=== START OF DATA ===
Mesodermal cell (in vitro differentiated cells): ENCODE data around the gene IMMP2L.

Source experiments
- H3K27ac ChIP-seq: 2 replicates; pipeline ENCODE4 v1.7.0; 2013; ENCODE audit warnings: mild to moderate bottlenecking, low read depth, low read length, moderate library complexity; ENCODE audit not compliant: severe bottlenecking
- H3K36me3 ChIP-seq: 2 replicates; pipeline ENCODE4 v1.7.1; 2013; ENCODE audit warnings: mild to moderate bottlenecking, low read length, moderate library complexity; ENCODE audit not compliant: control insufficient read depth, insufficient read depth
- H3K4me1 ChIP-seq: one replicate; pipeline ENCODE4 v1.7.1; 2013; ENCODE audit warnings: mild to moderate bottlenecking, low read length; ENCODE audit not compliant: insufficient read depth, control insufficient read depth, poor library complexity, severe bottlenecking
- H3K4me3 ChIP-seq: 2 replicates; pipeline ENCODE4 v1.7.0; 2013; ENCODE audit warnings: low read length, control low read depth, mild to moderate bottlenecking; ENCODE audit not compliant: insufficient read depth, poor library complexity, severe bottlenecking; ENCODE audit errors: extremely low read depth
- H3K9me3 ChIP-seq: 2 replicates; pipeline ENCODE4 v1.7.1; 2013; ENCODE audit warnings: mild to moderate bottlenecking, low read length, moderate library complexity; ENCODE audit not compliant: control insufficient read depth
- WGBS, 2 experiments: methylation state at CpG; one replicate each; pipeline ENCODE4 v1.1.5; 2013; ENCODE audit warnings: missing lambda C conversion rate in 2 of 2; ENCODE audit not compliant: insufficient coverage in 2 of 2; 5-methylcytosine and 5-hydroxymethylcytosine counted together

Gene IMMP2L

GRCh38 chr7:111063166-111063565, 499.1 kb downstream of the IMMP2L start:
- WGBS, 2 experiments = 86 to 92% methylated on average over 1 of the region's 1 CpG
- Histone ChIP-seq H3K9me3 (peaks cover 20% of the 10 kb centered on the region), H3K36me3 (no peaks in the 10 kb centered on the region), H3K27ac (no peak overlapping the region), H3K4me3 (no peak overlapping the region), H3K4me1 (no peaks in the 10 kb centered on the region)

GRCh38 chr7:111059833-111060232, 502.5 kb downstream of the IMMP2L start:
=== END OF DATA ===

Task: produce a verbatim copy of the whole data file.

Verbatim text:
Mesodermal cell (in vitro differentiated cells): ENCODE data around the gene IMMP2L.

Source experiments
- H3K27ac ChIP-seq: 2 replicates; pipeline ENCODE4 v1.7.0; 2013; ENCODE audit warnings: mild to moderate bottlenecking, low read depth, low read length, moderate library complexity; ENCODE audit not compliant: severe bottlenecking
- H3K36me3 ChIP-seq: 2 replicates; pipeline ENCODE4 v1.7.1; 2013; ENCODE audit warnings: mild to moderate bottlenecking, low read length, moderate library complexity; ENCODE audit not compliant: control insufficient read depth, insufficient read depth
- H3K4me1 ChIP-seq: one replicate; pipeline ENCODE4 v1.7.1; 2013; ENCODE audit warnings: mild to moderate bottlenecking, low read length; ENCODE audit not compliant: insufficient read depth, control insufficient read depth, poor library complexity, severe bottlenecking
- H3K4me3 ChIP-seq: 2 replicates; pipeline ENCODE4 v1.7.0; 2013; ENCODE audit warnings: low read length, control low read depth, mild to moderate bottlenecking; ENCODE audit not compliant: insufficient read depth, poor library complexity, severe bottlenecking; ENCODE audit errors: extremely low read depth
- H3K9me3 ChIP-seq: 2 replicates; pipeline ENCODE4 v1.7.1; 2013; ENCODE audit warnings: mild to moderate bottlenecking, low read length, moderate library complexity; ENCODE audit not compliant: control insufficient read depth
- WGBS, 2 experiments: methylation state at CpG; one replicate each; pipeline ENCODE4 v1.1.5; 2013; ENCODE audit warnings: missing lambda C conversion rate in 2 of 2; ENCODE audit not compliant: insufficient coverage in 2 of 2; 5-methylcytosine and 5-hydroxymethylcytosine counted together

Gene IMMP2L

GRCh38 chr7:111063166-111063565, 499.1 kb downstream of the IMMP2L start:
- WGBS, 2 experiments = 86 to 92% methylated on average over 1 of the region's 1 CpG
- Histone ChIP-seq H3K9me3 (peaks cover 20% of the 10 kb centered on the region), H3K36me3 (no peaks in the 10 kb centered on the region), H3K27ac (no peak overlapping the region), H3K4me3 (no peak overlapping the region), H3K4me1 (no peaks in the 10 kb centered on the region)

GRCh38 chr7:111059833-111060232, 502.5 kb downstream of the IMMP2L start: